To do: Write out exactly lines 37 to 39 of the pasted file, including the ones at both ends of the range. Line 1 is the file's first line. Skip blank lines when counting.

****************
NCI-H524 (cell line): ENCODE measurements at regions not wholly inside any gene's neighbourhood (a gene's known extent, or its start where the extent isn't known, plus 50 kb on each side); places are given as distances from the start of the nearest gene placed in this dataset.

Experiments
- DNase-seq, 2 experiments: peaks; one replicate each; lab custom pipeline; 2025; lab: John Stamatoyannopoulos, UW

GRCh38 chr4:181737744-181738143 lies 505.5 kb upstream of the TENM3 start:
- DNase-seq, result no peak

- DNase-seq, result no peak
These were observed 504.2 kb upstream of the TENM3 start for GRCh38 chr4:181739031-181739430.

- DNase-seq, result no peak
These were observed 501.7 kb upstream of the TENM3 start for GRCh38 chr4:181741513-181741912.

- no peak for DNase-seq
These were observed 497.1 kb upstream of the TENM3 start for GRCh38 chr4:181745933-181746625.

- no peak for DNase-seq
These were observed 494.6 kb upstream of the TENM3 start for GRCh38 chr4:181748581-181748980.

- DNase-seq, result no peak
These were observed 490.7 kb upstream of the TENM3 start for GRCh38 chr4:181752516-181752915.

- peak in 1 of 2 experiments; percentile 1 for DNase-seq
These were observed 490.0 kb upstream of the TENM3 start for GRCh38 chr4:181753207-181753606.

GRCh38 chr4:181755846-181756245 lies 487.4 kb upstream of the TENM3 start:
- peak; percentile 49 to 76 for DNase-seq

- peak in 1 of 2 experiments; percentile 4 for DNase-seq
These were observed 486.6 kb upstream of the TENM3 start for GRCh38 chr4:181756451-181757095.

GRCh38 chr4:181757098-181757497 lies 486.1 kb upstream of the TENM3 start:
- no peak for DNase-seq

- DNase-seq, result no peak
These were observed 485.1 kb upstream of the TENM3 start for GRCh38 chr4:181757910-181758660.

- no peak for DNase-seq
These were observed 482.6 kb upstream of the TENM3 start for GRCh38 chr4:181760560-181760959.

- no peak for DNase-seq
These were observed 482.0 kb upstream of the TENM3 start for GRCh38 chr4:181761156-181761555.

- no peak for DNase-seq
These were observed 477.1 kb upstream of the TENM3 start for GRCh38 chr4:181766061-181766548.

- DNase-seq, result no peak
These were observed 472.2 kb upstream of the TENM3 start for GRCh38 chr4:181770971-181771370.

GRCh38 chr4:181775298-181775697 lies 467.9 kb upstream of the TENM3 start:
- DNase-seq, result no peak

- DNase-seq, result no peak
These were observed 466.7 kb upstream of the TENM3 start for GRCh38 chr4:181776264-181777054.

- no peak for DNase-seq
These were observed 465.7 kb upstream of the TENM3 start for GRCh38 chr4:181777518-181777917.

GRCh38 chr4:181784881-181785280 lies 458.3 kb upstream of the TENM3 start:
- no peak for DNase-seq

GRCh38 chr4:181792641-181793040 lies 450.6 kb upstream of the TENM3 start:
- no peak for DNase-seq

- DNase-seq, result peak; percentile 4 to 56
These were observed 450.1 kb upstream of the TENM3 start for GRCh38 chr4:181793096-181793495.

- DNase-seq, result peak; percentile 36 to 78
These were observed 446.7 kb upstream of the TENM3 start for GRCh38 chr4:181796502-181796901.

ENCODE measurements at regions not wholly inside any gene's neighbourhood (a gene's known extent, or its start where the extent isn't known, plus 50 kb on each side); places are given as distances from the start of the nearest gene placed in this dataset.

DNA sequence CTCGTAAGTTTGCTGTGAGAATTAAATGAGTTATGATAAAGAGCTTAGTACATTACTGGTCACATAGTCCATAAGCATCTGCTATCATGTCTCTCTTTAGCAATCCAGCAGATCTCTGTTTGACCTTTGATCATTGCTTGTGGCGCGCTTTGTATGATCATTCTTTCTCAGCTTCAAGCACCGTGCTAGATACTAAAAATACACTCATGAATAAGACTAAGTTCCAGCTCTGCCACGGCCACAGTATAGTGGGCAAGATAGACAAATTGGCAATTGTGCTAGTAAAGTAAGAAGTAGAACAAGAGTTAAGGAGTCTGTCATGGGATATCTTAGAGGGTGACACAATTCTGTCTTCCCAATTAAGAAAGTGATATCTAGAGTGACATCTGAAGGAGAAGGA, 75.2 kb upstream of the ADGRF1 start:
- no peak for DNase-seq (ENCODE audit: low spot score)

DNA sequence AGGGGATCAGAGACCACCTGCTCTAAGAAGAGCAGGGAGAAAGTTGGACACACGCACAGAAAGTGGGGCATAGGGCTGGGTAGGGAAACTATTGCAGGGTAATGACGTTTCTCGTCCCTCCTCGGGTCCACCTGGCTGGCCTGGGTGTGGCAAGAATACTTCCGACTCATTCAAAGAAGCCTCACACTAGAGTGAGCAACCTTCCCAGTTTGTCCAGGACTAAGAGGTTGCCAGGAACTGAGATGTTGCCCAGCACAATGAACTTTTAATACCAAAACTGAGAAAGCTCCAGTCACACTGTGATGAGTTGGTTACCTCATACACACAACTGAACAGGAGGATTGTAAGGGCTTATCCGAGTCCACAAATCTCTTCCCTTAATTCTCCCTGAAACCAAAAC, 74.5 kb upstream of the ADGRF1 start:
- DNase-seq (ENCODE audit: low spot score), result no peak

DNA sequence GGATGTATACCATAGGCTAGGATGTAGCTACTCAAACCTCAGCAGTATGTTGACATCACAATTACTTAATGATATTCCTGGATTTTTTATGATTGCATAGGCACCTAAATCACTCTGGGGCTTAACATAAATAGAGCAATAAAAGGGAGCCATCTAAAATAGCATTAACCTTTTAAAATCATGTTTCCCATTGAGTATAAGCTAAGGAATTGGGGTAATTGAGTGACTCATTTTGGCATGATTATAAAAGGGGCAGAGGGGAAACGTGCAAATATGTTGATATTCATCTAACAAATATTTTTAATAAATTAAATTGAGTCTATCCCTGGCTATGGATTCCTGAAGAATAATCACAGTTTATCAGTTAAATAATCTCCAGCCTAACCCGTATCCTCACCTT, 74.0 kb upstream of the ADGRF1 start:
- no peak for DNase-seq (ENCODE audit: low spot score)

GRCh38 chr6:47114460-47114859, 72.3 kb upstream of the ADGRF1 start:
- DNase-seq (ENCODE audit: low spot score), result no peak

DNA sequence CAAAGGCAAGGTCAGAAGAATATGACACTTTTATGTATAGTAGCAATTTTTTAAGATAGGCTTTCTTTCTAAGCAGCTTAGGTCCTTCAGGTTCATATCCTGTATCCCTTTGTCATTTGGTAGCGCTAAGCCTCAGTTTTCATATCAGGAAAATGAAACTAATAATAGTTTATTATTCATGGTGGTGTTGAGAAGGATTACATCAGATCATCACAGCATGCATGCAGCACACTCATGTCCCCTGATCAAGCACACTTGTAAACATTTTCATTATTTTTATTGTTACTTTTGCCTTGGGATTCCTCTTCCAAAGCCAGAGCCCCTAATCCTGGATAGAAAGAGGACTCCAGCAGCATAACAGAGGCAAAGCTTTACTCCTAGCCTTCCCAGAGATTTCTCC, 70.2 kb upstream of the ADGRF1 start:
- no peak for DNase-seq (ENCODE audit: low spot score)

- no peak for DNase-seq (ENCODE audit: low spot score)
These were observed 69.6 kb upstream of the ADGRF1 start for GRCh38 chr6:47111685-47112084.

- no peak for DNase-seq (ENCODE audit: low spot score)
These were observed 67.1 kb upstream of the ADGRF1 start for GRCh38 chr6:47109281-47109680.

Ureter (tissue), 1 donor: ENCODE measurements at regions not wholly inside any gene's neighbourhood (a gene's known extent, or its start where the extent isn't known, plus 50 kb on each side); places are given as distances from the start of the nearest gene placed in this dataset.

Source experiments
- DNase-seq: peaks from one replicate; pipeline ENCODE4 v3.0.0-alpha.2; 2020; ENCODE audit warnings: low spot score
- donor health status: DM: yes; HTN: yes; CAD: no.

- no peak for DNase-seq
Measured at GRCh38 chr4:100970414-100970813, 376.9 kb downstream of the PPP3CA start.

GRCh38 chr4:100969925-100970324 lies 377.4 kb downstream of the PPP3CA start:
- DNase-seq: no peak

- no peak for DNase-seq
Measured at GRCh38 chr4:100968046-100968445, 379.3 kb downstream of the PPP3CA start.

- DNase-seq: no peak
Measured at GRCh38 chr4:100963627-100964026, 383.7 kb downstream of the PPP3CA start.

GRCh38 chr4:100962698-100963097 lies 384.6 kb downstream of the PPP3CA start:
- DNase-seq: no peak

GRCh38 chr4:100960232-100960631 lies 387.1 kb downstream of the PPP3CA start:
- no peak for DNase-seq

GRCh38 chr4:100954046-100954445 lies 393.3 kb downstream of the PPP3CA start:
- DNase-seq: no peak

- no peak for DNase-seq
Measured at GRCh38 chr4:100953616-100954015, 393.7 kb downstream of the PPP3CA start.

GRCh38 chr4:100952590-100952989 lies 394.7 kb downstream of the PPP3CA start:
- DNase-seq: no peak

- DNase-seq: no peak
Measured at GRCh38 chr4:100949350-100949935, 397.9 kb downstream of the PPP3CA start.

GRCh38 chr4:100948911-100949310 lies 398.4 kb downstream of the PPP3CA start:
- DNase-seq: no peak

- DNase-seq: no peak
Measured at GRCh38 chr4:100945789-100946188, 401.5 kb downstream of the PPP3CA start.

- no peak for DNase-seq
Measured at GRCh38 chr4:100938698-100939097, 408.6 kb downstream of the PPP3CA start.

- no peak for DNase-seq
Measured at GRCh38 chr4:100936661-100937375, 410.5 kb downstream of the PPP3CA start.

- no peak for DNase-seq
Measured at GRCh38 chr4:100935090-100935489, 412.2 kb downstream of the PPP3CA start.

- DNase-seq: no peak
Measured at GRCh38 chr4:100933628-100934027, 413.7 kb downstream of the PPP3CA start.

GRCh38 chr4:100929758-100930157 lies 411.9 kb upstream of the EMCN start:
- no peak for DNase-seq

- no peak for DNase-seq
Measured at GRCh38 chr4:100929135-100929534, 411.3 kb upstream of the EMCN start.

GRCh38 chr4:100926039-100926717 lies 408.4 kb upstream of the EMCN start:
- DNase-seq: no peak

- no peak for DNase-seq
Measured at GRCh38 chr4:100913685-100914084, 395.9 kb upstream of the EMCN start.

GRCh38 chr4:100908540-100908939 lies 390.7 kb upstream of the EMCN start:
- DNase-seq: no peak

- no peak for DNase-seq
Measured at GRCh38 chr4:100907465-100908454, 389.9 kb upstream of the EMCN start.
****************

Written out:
These were observed 466.7 kb upstream of the TENM3 start for GRCh38 chr4:181776264-181777054.

- no peak for DNase-seq
These were observed 465.7 kb upstream of the TENM3 start for GRCh38 chr4:181777518-181777917.